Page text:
noun, plural su·per·no·vas, su·per·no·vae [soo-per-noh-vee] /ˌsu pərˈnoʊ vi/. Astronomy.
- supernova remnant,
Origin of supernova
Examples from the Web for supernova
I know that gold, for example, is made from the death of a star—a supernova.
Other theories hold that it was a supernova or an alignment of two or three planets.
Mr. Luma de Oliveira, they called him, after his supernova wife, whom he later divorced.The Rise And Fall Of Brazilian Billionaire Eike Batista|Mac Margolis|November 9, 2013|DAILY BEAST
Mr. Luma de Oliveira, they called him, after his supernova (now ex-) wife.The Brutal Fall of Brazilian Billionaire Eike Batista|Mac Margolis|June 25, 2013|DAILY BEAST
Such a practice would be more valuable to athletes like Sarah Robles than a multimillion-dollar NBA supernova like Wade.Gabby Douglas, Ryan Lochte: Why Families of America’s Olympics Athletes Are Broke|Kevin Fallon|August 7, 2012|DAILY BEAST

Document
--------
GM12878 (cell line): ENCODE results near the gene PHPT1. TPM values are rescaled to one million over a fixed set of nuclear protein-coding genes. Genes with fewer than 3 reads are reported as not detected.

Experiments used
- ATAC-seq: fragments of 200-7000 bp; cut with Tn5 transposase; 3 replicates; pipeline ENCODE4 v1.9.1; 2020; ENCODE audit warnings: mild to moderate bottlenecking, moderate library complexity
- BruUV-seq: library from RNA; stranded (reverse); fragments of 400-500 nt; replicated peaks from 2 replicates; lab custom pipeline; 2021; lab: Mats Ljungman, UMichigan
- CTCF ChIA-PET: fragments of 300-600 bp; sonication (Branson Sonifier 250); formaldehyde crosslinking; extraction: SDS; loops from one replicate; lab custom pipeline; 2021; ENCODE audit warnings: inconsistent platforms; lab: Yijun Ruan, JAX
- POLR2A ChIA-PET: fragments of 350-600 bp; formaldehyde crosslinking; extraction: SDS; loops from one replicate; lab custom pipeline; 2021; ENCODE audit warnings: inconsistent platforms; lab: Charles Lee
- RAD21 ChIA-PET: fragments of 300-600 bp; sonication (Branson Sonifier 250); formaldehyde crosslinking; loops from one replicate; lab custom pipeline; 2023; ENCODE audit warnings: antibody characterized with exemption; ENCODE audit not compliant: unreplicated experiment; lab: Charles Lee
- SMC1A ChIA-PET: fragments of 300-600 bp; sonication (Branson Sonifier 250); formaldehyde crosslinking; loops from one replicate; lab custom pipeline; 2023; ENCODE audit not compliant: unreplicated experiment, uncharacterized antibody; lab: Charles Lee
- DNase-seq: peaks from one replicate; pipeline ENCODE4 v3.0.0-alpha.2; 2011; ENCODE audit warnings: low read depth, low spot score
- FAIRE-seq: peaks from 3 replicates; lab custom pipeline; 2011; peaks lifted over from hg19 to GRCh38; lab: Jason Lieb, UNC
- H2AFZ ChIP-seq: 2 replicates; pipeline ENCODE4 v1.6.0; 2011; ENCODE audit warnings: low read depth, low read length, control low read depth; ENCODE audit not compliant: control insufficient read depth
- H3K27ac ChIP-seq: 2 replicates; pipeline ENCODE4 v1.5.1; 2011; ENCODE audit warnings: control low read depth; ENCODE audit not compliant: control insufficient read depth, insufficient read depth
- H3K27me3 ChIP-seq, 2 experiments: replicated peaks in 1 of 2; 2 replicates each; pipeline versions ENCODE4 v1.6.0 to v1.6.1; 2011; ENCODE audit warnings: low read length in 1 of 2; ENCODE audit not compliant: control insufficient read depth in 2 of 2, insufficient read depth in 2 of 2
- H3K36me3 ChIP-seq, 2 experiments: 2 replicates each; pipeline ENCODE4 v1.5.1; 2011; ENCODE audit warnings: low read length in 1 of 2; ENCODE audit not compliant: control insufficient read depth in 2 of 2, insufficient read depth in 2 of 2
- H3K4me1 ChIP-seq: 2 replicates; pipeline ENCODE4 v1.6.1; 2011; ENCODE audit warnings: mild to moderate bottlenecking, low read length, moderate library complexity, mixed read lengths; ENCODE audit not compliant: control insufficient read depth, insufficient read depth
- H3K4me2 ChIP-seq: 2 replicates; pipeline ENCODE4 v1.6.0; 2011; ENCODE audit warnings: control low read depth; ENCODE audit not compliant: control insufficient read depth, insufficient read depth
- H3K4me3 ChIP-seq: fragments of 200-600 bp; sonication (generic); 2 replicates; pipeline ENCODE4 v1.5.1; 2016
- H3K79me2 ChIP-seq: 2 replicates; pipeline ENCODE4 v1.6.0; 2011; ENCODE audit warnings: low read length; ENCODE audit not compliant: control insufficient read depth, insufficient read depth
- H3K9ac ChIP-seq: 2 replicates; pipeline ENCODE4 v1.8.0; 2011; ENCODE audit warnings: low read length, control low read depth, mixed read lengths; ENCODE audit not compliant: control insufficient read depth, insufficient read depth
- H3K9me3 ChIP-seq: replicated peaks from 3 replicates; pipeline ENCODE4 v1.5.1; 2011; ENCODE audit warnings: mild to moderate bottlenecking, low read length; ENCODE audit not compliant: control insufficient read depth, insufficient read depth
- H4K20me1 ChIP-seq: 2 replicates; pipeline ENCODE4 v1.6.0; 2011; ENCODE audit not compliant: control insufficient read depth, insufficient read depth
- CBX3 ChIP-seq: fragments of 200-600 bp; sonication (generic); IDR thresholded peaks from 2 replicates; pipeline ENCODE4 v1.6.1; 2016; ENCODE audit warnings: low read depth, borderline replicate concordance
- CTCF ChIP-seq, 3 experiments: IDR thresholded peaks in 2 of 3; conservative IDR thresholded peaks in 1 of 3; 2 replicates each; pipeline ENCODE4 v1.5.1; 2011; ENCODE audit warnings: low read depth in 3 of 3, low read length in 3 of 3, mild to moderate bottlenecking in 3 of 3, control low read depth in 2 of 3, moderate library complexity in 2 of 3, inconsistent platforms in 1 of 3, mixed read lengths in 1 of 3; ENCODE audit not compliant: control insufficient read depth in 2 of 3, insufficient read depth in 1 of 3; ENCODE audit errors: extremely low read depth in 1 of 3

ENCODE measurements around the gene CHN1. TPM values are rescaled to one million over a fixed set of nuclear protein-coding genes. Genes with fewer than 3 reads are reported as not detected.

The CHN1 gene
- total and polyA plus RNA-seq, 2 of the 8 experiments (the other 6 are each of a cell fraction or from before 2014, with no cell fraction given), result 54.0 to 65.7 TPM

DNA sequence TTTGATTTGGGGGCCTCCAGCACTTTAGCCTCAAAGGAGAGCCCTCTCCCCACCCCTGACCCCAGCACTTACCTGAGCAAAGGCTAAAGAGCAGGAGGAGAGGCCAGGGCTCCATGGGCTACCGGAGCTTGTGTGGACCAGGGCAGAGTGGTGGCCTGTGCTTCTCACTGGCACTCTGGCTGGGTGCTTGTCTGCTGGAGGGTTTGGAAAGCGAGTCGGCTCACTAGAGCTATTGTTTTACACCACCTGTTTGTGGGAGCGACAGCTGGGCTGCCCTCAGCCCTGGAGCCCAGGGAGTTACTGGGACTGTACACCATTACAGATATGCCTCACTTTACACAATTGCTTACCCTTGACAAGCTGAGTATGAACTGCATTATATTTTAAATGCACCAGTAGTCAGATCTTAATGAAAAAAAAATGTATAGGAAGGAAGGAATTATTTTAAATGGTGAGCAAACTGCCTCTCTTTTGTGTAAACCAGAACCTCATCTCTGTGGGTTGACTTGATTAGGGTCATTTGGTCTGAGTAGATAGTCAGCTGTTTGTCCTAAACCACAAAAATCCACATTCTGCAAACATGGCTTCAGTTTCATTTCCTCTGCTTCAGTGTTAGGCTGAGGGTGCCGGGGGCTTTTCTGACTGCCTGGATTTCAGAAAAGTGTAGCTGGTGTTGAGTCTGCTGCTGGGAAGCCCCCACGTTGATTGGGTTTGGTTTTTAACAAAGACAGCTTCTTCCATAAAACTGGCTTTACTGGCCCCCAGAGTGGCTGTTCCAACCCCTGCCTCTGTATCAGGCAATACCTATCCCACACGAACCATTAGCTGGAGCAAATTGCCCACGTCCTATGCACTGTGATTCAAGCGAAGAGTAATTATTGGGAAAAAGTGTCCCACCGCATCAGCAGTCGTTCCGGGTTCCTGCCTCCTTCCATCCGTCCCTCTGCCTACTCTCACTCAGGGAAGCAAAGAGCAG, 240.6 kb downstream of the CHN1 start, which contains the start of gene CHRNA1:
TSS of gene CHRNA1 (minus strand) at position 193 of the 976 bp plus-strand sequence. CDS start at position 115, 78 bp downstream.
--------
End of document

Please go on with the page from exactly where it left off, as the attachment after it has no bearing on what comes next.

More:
She wasn't much to look at—not ugly, just small, brunette, and unspectacular—but she was a supernova of an assistant.Industrial Revolution|Poul William Anderson
Once a Beowulfer vanished in a supernova flash, and when the ball of incandescence widened to nothing the ship was gone.Space Viking|Henry Beam Piper
It could keep out the terrific heat of a supernova, but couldn't keep in the heat of the planet after the supernova had died.Islands of Space|John W Campbell
noun plural -vae (-viː) or -vas
Plural supernovae (sōō′pər-nō′vē) supernovas
A large star in its death throes that suddenly explodes, increasing many thousands of times in brightness.